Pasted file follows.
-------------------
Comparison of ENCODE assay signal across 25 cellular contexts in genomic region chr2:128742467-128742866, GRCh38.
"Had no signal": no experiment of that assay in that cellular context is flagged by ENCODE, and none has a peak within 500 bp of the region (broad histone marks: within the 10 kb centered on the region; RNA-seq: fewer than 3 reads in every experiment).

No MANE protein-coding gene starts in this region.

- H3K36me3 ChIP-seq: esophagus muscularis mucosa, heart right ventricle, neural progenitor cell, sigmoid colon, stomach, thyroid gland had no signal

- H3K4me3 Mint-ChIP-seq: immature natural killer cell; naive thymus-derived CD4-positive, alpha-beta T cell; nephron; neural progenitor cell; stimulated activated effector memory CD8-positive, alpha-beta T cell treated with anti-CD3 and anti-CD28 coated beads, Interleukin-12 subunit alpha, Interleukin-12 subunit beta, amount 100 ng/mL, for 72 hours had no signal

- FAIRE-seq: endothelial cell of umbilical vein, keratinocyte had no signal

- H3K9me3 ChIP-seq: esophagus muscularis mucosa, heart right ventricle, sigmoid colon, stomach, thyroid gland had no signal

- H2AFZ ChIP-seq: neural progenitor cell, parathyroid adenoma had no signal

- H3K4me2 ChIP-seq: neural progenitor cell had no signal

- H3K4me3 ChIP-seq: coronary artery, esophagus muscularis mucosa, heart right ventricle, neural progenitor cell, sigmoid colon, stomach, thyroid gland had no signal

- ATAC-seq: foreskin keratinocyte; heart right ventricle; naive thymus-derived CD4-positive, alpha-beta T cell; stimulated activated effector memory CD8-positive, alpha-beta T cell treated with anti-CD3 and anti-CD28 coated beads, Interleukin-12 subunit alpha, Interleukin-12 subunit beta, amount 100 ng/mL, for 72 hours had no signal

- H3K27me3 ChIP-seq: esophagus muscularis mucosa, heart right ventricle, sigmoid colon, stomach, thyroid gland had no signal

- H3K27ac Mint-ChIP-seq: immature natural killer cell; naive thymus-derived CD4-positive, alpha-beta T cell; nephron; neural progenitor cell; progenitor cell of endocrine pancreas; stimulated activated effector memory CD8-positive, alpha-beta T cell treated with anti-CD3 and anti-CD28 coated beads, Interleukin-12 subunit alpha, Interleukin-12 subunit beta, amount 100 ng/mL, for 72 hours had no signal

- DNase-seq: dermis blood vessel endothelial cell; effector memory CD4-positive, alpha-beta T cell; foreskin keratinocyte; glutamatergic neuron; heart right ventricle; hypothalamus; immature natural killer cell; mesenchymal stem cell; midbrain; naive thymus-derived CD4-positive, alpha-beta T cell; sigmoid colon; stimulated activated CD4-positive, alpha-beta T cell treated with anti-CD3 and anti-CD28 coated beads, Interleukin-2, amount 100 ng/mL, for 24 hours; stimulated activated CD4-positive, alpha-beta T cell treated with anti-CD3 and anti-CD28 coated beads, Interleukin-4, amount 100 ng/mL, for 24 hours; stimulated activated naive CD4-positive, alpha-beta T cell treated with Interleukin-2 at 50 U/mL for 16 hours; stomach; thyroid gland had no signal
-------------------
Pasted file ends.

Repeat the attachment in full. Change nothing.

Comparison of ENCODE assay signal across 25 cellular contexts in genomic region chr2:128742467-128742866, GRCh38.
"Had no signal": no experiment of that assay in that cellular context is flagged by ENCODE, and none has a peak within 500 bp of the region (broad histone marks: within the 10 kb centered on the region; RNA-seq: fewer than 3 reads in every experiment).

No MANE protein-coding gene starts in this region.

- H3K36me3 ChIP-seq: esophagus muscularis mucosa, heart right ventricle, neural progenitor cell, sigmoid colon, stomach, thyroid gland had no signal

- H3K4me3 Mint-ChIP-seq: immature natural killer cell; naive thymus-derived CD4-positive, alpha-beta T cell; nephron; neural progenitor cell; stimulated activated effector memory CD8-positive, alpha-beta T cell treated with anti-CD3 and anti-CD28 coated beads, Interleukin-12 subunit alpha, Interleukin-12 subunit beta, amount 100 ng/mL, for 72 hours had no signal

- FAIRE-seq: endothelial cell of umbilical vein, keratinocyte had no signal

- H3K9me3 ChIP-seq: esophagus muscularis mucosa, heart right ventricle, sigmoid colon, stomach, thyroid gland had no signal

- H2AFZ ChIP-seq: neural progenitor cell, parathyroid adenoma had no signal

- H3K4me2 ChIP-seq: neural progenitor cell had no signal

- H3K4me3 ChIP-seq: coronary artery, esophagus muscularis mucosa, heart right ventricle, neural progenitor cell, sigmoid colon, stomach, thyroid gland had no signal

- ATAC-seq: foreskin keratinocyte; heart right ventricle; naive thymus-derived CD4-positive, alpha-beta T cell; stimulated activated effector memory CD8-positive, alpha-beta T cell treated with anti-CD3 and anti-CD28 coated beads, Interleukin-12 subunit alpha, Interleukin-12 subunit beta, amount 100 ng/mL, for 72 hours had no signal

- H3K27me3 ChIP-seq: esophagus muscularis mucosa, heart right ventricle, sigmoid colon, stomach, thyroid gland had no signal

- H3K27ac Mint-ChIP-seq: immature natural killer cell; naive thymus-derived CD4-positive, alpha-beta T cell; nephron; neural progenitor cell; progenitor cell of endocrine pancreas; stimulated activated effector memory CD8-positive, alpha-beta T cell treated with anti-CD3 and anti-CD28 coated beads, Interleukin-12 subunit alpha, Interleukin-12 subunit beta, amount 100 ng/mL, for 72 hours had no signal

- DNase-seq: dermis blood vessel endothelial cell; effector memory CD4-positive, alpha-beta T cell; foreskin keratinocyte; glutamatergic neuron; heart right ventricle; hypothalamus; immature natural killer cell; mesenchymal stem cell; midbrain; naive thymus-derived CD4-positive, alpha-beta T cell; sigmoid colon; stimulated activated CD4-positive, alpha-beta T cell treated with anti-CD3 and anti-CD28 coated beads, Interleukin-2, amount 100 ng/mL, for 24 hours; stimulated activated CD4-positive, alpha-beta T cell treated with anti-CD3 and anti-CD28 coated beads, Interleukin-4, amount 100 ng/mL, for 24 hours; stimulated activated naive CD4-positive, alpha-beta T cell treated with Interleukin-2 at 50 U/mL for 16 hours; stomach; thyroid gland had no signal